Several vaccines against COVID-19 have now been developed around the world. The decision whether to get vaccinated has so far been left to the individual citizens. However, there are good reasons, both in theory as well as in practice, to believe that the willingness to get vaccinated might not be sufficiently high to achieve herd immunity.
For that reason, various Companies worldwide now require staff to provide proof of vaccination. And insurers are following suit by requesting proof of vaccination when applying for new life cover, disability, dread, business assurance or any other risk cover requiring underwriting.
Discovery Life has become the first South African insurer to consider Covid-19 vaccination in its underwriting processes. The company said it is going to treat a refusal to vaccinate against Covid-19 the same way it treats smoking or lifestyle diseases such as diabetes when it determines premiums.
“Clients with new policies who indicate that they are unwilling to be vaccinated may, unfortunately, be subject to higher premiums due to the increased risk,” the company said last Thursday. These new underwriting rules kicked in on 29 July 2021. That said, Discovery is willing to adjust the premiums for unvaccinated customers who change their minds later.
“Covid-19 adds significant risk to the health of life insurance clients across all age groups, Discovery Life’s research showed that the risk of death rises far above the average population mortality rates for Covid-19 survivors in their mid-forties”. Discovery Life’s data suggested that an average 75-year-old who is fully vaccinated has a similar risk of dying from Covid-19 to a typical 40-year-old who has not been vaccinated.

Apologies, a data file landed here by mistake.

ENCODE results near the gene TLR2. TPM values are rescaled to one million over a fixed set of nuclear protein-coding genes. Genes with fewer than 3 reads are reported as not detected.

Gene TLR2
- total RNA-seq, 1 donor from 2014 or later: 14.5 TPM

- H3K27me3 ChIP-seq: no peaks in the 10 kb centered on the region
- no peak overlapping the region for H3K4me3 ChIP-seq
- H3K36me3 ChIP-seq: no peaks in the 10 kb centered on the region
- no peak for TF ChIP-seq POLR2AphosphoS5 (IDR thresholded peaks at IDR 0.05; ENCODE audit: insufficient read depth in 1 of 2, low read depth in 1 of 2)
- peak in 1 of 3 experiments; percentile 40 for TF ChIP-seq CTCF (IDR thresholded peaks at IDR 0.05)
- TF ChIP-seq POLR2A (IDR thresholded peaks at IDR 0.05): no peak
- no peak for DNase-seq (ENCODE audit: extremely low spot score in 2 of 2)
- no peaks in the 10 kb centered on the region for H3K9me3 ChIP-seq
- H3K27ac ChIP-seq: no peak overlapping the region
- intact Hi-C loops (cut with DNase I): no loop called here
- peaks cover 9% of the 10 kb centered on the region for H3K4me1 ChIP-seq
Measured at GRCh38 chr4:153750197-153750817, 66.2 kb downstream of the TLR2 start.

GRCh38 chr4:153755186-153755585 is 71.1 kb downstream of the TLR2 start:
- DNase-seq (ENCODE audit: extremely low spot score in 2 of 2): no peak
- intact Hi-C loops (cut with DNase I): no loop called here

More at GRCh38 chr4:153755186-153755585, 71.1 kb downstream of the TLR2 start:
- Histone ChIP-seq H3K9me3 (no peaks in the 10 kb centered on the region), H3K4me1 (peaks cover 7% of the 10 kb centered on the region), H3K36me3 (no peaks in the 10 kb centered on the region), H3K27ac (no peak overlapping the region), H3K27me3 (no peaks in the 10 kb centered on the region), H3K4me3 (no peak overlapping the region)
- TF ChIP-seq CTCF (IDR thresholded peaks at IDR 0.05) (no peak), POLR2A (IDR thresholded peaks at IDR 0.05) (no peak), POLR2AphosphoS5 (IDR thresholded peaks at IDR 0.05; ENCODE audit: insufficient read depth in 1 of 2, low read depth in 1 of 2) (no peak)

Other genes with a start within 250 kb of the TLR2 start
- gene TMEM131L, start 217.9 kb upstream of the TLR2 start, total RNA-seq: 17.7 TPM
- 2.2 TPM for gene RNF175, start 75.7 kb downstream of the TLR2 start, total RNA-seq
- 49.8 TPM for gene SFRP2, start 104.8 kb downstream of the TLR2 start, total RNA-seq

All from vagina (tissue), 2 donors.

Doctors and other researchers have been studying the long-term impact of Covid-19 on survivors since 2020. Organ damage and what is now officially termed “long Covid” are some of the long-lasting complications that are starting to worry insurers.
According to UJ’s Covid-19 vaccine hesitancy in South Africa survey, 67% adult participants said they would definitely or probably take a vaccine; 18% said they would definitely not or probably not take the vaccine and 15% were unsure if they would take the vaccine. White adults were least accepting, with only 56% willing or probably willing to be vaccinated, compared to 69% for Black African adults, 68% for Indian adults and 63% for Coloured adults. Those with less than matric-level education was generally more open to receiving a vaccine (72%) than those who have completed matric (62%) or have a tertiary education (59%).
The most common explanations given for not wanting to vaccinate were: concerns about side-effects (25%) and concerns about the overall effectiveness of the vaccine (18%). Explanations related to conspiracy theories or the occult did not appear frequently, 7% and 4% respectively. Concern around the vaccine is relatively high, with 53% of respondents saying they had concerns.
Whatever your view is on vaccinations, if you form part of the anti-vaccination community, we urge you to relook your risk cover as soon as possible. Covid-19 vaccination will soon become an underwriting requirement for all policies across the Insurance Industry.